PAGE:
Take notes; there will be a quiz following …
Much of the book is in the style of classic sf “info dumps”, with Mark thinking out his problems, analyzing them in “educational” detail, and then finding a clever solution. (Well, Nick was certain that a potato diet would be lacking in diversity and nutritional items like protein, faulting Mark for not adding peas and beans to the mix when he sewed his first crop. The rest of us were more understanding of the need to maximize calories at the expense of a well-balanced diet.) Again and again, Weir tosses in tests (how can Mark make enough water for the potatoes?) and accidents (the airlock blows out!) to keep the reader interested in the story of one man against a hostile environment. Which, unfortunately, was a bit like eating nothing but potatoes for some Beamers.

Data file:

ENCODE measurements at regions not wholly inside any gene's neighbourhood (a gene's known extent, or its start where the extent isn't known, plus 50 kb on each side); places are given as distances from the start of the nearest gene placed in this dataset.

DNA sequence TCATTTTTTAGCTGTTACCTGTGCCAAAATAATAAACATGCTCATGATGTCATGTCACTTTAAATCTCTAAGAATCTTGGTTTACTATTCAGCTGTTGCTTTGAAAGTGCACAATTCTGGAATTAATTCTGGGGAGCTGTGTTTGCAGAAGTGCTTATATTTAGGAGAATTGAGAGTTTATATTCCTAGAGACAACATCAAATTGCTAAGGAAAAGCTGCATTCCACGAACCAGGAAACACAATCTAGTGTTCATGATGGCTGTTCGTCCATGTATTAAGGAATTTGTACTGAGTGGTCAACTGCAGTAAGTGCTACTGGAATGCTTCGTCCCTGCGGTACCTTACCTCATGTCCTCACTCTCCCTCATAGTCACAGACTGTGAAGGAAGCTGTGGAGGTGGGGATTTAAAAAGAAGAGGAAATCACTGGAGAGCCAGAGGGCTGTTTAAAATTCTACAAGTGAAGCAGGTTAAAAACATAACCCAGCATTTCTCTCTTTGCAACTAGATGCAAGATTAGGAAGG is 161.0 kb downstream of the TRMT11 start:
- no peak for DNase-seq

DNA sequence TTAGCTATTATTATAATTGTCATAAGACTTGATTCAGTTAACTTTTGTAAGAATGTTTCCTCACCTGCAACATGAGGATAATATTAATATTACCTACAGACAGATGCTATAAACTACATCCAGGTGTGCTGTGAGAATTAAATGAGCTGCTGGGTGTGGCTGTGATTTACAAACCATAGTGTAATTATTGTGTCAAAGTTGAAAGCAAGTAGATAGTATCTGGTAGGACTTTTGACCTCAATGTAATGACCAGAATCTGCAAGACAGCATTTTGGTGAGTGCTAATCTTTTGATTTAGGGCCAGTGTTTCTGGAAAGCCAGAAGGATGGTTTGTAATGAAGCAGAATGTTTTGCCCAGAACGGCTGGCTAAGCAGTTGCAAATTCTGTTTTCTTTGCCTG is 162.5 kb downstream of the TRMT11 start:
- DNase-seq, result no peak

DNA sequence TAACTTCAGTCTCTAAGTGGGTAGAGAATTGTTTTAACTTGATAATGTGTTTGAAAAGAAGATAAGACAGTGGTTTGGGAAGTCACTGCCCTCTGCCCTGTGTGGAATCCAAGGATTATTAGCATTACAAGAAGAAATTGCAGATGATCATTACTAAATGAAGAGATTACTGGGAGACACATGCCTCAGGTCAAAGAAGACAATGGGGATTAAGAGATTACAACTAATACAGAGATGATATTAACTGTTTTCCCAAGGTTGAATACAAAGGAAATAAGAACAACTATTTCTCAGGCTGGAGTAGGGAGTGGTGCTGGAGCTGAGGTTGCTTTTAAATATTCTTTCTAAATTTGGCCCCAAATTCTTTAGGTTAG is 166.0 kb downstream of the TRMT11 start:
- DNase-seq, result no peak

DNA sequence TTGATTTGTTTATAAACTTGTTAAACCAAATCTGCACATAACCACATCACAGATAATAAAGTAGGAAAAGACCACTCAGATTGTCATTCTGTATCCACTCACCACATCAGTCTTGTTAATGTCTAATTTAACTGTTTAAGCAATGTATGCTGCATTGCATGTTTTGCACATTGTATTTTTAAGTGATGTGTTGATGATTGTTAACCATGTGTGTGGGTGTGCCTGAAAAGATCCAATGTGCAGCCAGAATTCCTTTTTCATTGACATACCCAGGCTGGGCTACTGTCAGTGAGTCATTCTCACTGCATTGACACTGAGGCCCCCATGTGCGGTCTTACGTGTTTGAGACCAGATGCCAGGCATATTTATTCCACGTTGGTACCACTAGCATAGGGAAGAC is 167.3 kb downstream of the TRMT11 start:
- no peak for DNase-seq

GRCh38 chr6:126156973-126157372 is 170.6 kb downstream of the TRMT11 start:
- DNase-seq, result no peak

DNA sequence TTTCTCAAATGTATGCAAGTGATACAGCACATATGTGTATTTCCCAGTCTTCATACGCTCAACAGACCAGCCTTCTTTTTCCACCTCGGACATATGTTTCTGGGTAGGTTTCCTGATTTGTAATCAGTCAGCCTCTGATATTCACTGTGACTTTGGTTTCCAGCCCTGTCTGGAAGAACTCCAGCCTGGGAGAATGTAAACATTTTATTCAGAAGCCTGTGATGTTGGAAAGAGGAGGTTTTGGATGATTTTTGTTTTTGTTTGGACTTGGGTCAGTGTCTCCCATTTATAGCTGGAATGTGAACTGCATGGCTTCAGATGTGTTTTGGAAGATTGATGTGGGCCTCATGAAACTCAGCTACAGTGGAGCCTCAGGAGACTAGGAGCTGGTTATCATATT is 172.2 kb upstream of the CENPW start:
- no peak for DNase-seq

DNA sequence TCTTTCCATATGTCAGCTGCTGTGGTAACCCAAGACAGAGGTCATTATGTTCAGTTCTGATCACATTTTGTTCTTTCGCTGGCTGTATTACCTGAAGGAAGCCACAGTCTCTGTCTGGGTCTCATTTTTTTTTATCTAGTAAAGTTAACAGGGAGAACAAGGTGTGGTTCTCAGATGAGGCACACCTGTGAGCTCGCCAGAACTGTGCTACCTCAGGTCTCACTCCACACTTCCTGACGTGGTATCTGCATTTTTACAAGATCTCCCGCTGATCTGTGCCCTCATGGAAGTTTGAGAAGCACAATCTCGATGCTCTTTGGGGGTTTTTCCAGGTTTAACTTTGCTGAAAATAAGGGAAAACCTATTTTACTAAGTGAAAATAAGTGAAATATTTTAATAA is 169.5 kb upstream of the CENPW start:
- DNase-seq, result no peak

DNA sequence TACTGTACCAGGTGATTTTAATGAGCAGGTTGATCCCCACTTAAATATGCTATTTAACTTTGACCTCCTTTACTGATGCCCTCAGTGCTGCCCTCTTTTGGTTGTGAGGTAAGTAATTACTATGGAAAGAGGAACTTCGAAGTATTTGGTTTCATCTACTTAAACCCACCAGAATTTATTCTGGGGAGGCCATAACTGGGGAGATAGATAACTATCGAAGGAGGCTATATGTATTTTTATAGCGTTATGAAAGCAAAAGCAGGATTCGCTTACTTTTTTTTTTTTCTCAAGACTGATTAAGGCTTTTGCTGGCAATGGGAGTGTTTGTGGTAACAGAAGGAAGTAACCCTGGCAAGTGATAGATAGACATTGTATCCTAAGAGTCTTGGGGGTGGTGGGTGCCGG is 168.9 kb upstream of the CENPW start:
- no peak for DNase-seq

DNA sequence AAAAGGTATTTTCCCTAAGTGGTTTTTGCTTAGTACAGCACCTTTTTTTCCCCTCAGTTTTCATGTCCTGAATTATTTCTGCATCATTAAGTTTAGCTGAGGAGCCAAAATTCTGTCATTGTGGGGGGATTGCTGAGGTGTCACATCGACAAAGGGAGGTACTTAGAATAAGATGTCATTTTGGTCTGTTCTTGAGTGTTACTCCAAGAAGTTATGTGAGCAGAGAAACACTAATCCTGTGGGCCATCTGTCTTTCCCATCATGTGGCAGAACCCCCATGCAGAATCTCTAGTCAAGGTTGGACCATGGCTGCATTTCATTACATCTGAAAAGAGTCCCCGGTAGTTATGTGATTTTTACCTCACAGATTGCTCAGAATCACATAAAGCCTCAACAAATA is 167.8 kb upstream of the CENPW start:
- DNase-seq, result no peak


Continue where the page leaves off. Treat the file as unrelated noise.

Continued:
Chris, Alan, and Nick all noted that the opening section of the book, exclusively Mark’s journal, was a trying stretch of reading. Until suddenly the viewpoint shifts to Earth, to NASA, to China, to the other Mars astronauts returning in their spacecraft. By opening up the book, these sections made the Mark-only portions more palatable for them. Alan noted that even the author seemed to have some difficulty sticking with Mark alone, as the journal often shows large time jumps, even 100s of sols. The rest of us did object that Mark and his snark could not be considered as entirely dull; Liz enjoyed his sense of humor, which also pleased the off-Mars faction.